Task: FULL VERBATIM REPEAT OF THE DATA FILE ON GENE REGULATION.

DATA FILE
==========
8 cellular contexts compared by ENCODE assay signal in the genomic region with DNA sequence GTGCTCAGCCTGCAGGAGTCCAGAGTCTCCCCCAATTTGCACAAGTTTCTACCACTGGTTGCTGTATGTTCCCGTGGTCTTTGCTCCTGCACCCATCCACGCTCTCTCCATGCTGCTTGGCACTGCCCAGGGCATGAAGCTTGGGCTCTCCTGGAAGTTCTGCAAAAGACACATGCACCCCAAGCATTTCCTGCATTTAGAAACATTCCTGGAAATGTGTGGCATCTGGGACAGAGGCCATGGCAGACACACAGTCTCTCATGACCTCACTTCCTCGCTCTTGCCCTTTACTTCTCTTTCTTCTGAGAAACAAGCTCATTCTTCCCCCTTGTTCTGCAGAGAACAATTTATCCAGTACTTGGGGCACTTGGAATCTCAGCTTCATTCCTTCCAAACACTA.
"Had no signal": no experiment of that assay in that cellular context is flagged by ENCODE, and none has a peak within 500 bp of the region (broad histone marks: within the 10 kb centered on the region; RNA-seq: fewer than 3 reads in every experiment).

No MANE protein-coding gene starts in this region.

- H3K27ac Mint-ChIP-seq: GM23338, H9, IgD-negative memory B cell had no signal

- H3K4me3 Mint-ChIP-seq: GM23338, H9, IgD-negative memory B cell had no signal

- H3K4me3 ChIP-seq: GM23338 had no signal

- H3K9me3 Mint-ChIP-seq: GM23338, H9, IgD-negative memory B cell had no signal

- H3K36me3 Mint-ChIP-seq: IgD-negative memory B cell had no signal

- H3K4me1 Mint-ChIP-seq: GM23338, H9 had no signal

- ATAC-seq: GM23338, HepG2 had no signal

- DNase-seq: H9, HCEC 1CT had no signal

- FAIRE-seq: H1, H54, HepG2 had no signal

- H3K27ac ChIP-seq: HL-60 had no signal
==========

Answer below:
8 cellular contexts compared by ENCODE assay signal in the genomic region with DNA sequence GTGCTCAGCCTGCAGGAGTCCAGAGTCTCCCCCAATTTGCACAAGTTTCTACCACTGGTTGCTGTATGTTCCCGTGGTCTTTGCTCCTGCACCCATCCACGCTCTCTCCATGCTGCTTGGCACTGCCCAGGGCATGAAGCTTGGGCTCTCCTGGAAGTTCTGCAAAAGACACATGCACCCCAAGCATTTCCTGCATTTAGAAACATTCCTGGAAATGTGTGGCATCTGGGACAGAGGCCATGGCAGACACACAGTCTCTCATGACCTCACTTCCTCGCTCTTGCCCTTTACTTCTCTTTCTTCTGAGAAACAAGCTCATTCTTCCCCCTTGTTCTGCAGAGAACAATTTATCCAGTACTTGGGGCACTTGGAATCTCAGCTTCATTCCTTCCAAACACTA.
"Had no signal": no experiment of that assay in that cellular context is flagged by ENCODE, and none has a peak within 500 bp of the region (broad histone marks: within the 10 kb centered on the region; RNA-seq: fewer than 3 reads in every experiment).

No MANE protein-coding gene starts in this region.

- H3K27ac Mint-ChIP-seq: GM23338, H9, IgD-negative memory B cell had no signal

- H3K4me3 Mint-ChIP-seq: GM23338, H9, IgD-negative memory B cell had no signal

- H3K4me3 ChIP-seq: GM23338 had no signal

- H3K9me3 Mint-ChIP-seq: GM23338, H9, IgD-negative memory B cell had no signal

- H3K36me3 Mint-ChIP-seq: IgD-negative memory B cell had no signal

- H3K4me1 Mint-ChIP-seq: GM23338, H9 had no signal

- ATAC-seq: GM23338, HepG2 had no signal

- DNase-seq: H9, HCEC 1CT had no signal

- FAIRE-seq: H1, H54, HepG2 had no signal

- H3K27ac ChIP-seq: HL-60 had no signal